The Rise of the Divine State

Every act of our government today is a divine act. The philosophy of Georg F. W. Hegel (1770-1831), followed by Marxists, Fascists, Nazis, and the modern State in America “expresses the argument with chilling consistency: ‘The Universal is to be found in the State. . . . The State is the Divine Idea as it exists on earth. . . . We must therefore worship the State as the manifestation of the Divine on earth. . . . [T]he State is the march of God through the world.’ After compiling these statements from Hegel’s works, Karl Popper comments that Hegel’s views mandate the ‘absolute moral authority of the state, which overrules all personal morality, all conscience.’”1

Herbert Schlossberg’s masterful study of power in his book Idols for Destruction is both prophetic and frightening. It describes what we read in the headlines of every newspaper and every article, blog post, and news report that we find on the internet:

Rulers have ever been tempted to play the role of father to their people. . . . The state that acts like a wise parent instead of a vindictive judge has been an attractive image to many people. They include ecclesiastical authorities who have completely missed the point of the gospel warning to “call no man your father on earth, for you have one Father, who is in heaven” (Matt. 23:9). The father is the symbol not only of authority but also of provision. “Our Father who art in heaven. . . . Give us this day our daily bread” (Matt. 6:9, 11). Looking to the state for sustenance is a cultic act [an act of worship]; we rightly learn to expect food from parents, and when we regard the state as the source of physical provision we render to it the obeisance of idolatry. The crowds who had fed on the multiplied loaves and fishes were ready to receive Christ as their ruler, not because of who he was but because of the provision. John Howard Yoder2 has rightly interpreted that scene: “The distribution of bread moved the crowd to acclaim Jesus as the new Moses, the provider, the Welfare King whom they had been waiting for.”3

Power is most dangerous in the hands of people who believe what they are doing is for our well being because they contend that their intentions to help the less fortunate are righteous and just. It’s the intention to do good things that matters not the actual results. In J. R. R. Tolkien’s The Lord of the Rings, the power of the ring is not something to be desired even by good people. Even Gandalf and the elves shun the power of the ring. Tolkien is doubtful that any person has the ability to resist the temptation of absolute power promised by the ring, even if that power is used for good.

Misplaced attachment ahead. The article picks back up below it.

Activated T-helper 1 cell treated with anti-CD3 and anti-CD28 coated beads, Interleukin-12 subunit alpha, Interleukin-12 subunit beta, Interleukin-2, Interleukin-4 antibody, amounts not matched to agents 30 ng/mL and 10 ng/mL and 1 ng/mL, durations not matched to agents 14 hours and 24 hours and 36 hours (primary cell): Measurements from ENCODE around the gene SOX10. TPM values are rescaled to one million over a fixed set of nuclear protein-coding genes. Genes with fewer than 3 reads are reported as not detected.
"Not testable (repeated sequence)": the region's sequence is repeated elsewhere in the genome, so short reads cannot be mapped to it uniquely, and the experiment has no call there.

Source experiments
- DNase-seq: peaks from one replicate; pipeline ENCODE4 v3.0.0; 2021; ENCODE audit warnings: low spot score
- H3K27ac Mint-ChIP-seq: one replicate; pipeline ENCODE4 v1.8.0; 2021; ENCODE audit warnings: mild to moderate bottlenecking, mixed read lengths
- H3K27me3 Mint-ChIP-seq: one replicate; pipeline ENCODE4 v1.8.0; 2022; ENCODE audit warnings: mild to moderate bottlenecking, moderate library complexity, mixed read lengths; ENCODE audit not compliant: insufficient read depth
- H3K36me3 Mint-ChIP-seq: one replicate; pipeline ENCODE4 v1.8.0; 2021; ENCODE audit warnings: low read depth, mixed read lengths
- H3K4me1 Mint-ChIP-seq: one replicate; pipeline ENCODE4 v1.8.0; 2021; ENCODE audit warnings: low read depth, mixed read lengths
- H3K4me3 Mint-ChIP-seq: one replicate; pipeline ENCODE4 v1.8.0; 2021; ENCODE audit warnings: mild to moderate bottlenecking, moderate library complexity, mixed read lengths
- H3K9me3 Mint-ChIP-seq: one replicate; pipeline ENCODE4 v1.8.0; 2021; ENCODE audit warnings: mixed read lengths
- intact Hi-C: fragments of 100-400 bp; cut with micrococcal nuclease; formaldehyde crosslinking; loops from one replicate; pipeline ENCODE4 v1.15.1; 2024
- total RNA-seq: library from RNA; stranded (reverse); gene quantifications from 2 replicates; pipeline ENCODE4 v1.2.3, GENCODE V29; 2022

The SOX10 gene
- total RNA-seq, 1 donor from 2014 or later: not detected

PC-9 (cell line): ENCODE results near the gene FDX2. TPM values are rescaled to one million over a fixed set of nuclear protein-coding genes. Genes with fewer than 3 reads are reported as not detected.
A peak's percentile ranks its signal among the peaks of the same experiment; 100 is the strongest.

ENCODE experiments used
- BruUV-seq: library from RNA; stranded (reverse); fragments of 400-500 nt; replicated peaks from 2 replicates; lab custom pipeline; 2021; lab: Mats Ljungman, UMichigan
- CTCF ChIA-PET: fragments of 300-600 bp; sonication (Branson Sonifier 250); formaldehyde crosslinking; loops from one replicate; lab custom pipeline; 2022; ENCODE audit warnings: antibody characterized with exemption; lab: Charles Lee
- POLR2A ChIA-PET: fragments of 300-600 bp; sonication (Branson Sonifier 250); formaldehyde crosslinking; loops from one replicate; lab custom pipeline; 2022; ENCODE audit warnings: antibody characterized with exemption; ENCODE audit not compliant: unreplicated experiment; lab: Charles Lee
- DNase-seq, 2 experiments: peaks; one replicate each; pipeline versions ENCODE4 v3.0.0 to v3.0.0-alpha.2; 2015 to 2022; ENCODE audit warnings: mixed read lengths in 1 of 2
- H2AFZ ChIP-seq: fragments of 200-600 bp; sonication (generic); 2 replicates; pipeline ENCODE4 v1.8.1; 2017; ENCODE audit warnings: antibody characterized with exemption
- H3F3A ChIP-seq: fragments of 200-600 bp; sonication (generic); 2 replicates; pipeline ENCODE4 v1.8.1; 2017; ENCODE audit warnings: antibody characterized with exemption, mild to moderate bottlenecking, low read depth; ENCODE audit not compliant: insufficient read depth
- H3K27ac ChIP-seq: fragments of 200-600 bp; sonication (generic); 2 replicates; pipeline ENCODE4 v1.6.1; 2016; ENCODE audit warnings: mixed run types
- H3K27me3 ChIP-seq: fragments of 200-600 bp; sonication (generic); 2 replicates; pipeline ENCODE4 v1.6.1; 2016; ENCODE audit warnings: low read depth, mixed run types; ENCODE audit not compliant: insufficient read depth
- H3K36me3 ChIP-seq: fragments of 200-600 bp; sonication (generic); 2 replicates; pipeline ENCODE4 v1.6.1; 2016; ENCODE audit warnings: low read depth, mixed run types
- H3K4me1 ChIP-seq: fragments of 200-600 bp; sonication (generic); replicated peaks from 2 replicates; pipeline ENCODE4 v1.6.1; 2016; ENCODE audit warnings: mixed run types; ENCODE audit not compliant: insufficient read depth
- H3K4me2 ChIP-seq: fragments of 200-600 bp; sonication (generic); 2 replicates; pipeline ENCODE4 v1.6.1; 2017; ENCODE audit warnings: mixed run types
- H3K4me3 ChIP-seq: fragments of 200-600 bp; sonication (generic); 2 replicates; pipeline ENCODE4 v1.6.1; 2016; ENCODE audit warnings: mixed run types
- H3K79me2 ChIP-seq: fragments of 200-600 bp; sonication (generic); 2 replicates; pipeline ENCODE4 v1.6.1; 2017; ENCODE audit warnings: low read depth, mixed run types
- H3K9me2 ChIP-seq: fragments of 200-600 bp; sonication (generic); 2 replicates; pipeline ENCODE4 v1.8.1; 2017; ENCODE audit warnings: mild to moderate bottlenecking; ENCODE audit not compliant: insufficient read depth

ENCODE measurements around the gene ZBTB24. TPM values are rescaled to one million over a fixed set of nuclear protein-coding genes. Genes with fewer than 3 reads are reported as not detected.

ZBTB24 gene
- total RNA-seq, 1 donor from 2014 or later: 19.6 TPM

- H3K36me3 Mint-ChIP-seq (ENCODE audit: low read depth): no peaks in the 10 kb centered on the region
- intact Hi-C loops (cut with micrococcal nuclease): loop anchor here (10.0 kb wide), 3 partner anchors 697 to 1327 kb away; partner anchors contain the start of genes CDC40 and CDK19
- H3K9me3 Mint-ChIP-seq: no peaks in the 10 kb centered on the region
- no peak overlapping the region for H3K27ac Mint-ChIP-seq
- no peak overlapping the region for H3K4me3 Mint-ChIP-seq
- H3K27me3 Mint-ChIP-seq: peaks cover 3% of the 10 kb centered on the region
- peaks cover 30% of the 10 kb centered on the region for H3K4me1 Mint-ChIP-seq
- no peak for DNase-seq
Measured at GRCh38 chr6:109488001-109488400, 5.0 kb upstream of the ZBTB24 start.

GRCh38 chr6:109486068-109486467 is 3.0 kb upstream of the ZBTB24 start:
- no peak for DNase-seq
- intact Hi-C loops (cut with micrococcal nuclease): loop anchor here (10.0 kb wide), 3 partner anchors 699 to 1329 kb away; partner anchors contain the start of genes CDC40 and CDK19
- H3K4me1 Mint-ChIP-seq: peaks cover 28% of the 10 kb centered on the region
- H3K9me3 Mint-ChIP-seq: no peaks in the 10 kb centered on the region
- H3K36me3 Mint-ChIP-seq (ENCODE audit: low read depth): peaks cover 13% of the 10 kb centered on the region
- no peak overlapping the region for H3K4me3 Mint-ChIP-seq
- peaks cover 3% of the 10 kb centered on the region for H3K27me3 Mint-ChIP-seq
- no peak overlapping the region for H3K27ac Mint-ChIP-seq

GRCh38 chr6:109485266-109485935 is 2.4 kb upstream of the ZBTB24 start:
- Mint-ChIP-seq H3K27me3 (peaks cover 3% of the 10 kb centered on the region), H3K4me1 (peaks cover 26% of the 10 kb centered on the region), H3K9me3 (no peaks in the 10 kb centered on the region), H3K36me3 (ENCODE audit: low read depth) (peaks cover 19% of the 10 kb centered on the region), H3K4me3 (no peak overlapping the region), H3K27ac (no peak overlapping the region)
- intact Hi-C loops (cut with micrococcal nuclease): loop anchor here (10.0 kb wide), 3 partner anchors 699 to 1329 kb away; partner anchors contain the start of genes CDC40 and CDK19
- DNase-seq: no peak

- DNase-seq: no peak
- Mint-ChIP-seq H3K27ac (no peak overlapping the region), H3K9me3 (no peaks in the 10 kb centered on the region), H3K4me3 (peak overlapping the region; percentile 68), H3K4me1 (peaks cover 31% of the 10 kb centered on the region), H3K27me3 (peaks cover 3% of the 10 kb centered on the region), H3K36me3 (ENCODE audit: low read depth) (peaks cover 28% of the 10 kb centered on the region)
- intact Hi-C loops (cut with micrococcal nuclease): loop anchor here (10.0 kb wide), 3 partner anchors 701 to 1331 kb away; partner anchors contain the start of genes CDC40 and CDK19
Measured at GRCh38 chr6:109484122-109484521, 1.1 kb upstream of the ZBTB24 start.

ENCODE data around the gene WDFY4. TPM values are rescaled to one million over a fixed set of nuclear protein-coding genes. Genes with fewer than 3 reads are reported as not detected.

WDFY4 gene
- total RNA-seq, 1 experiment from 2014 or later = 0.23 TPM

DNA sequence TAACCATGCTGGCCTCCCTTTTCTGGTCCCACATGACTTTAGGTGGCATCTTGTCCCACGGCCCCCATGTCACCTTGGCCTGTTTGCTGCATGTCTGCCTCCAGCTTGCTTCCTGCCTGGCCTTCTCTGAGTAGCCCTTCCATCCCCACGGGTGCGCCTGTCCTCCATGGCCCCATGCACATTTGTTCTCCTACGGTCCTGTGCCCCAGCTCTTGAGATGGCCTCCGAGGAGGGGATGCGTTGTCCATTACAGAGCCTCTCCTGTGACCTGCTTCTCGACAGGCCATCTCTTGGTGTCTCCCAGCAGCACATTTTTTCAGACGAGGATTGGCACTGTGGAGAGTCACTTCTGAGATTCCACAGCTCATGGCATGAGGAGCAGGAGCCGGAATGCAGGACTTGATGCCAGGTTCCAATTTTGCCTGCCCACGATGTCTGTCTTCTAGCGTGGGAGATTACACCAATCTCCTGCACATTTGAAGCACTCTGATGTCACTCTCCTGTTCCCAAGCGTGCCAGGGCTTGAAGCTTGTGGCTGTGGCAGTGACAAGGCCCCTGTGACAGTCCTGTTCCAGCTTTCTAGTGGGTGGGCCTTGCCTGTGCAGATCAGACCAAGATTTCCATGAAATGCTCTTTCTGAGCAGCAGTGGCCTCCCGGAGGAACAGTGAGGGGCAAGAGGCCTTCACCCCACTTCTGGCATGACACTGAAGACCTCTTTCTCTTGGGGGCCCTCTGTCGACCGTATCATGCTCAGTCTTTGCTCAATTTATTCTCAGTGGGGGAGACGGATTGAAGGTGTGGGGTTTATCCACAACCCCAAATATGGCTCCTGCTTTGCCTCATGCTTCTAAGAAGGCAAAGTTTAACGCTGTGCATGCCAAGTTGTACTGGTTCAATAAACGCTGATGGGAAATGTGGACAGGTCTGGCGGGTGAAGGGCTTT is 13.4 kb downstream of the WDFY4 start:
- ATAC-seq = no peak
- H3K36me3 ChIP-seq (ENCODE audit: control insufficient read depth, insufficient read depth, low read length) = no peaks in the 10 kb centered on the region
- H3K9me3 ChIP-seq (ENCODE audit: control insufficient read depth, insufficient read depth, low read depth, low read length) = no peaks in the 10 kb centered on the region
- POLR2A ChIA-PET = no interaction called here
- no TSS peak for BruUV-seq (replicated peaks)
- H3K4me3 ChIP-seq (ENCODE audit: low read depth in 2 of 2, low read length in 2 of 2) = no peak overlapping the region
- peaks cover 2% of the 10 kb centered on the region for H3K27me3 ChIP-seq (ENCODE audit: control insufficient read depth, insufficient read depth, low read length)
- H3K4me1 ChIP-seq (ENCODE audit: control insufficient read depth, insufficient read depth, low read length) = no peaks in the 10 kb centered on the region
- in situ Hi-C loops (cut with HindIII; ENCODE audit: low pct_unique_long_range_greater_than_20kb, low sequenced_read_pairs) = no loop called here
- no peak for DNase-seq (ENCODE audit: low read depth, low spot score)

Once the State gains power, its rulers work relentlessly to maintain power. Since the State gained power by promising the masses security, it must offer more security to maintain its power. Power replaces justice, the true role of civil government:

When the provision of paternal security replaces the provision of justice as the function of the state, the state stops providing justice. The ersatz [artificial and inferior substitute] parent ceases executing judgment against those who violate the law, and the nation begins losing benefits of justice. Those who are concerned about the chaos into which the criminal justice system has fallen should consider what the state’s function has become. Because the state can only be a bad imitation of a father, as a dancing bear act is of a ballerina, the protection of this Leviathan of a father turns out to be a bear hug.4

Politicians pick up on the desire for security and dependency and use them for political gain: “The idol state uses the language of compassion because its intention is a messianic one. It finds the masses harassed and helpless, like sheep without a shepherd, needing a savior.”5

  1. Karl R. Popper, The Open Society and Its Enemies: The High Tide of Prophecy: Hegel, Marx, and the Aftermath, 2 vols. 5th rev. ed. (Princeton, NJ: Princeton University Press, [1966] 1971), 2:31. []
  2. John Howard Yoder, The Politics of Jesus: Vicit Angus Noster, 2nd ed. (Grand Rapids, MI: Eerdmans, 1972), 34–35. []
  3. Herbert Schlossberg, Idols for Destruction: The Conflict of Christian Faith and American Culture (Wheaton, IL: Crossway Books, [1983] 1993), 183. []
  4. Schlossberg, Idols for Destruction, 184. []
  5. Schlossberg, Idols for Destruction, 185. []